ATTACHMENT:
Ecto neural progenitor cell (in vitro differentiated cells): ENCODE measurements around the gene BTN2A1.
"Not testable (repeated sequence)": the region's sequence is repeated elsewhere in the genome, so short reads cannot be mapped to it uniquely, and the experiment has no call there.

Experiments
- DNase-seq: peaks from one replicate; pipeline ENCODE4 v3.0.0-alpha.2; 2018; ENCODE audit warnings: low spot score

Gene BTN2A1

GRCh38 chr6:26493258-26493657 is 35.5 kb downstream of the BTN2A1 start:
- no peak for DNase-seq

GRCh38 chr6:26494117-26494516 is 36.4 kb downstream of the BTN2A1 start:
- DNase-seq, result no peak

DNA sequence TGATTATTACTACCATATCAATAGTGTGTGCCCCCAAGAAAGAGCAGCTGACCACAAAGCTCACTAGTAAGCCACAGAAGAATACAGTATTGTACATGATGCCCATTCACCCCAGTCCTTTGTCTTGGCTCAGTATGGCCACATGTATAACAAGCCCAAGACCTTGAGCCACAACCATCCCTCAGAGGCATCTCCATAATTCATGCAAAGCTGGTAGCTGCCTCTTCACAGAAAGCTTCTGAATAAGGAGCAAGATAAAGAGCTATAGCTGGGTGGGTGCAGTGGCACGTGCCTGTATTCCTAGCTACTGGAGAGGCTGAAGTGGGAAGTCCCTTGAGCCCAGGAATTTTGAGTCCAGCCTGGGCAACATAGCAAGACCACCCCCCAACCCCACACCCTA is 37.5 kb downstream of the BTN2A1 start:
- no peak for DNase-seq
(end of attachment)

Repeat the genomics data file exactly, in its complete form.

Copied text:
Ecto neural progenitor cell (in vitro differentiated cells): ENCODE measurements around the gene BTN2A1.
"Not testable (repeated sequence)": the region's sequence is repeated elsewhere in the genome, so short reads cannot be mapped to it uniquely, and the experiment has no call there.

Experiments
- DNase-seq: peaks from one replicate; pipeline ENCODE4 v3.0.0-alpha.2; 2018; ENCODE audit warnings: low spot score

Gene BTN2A1

GRCh38 chr6:26493258-26493657 is 35.5 kb downstream of the BTN2A1 start:
- no peak for DNase-seq

GRCh38 chr6:26494117-26494516 is 36.4 kb downstream of the BTN2A1 start:
- DNase-seq, result no peak

DNA sequence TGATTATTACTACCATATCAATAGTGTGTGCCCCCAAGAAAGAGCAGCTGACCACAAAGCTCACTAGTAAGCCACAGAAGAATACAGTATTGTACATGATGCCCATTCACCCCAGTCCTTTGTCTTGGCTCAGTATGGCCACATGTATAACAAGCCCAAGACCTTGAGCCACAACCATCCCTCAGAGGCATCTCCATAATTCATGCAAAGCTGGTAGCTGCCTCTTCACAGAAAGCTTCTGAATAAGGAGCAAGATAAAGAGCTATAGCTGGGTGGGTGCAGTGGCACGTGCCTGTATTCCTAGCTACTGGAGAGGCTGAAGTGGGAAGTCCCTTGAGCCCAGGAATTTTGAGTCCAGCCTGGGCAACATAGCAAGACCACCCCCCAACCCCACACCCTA is 37.5 kb downstream of the BTN2A1 start:
- no peak for DNase-seq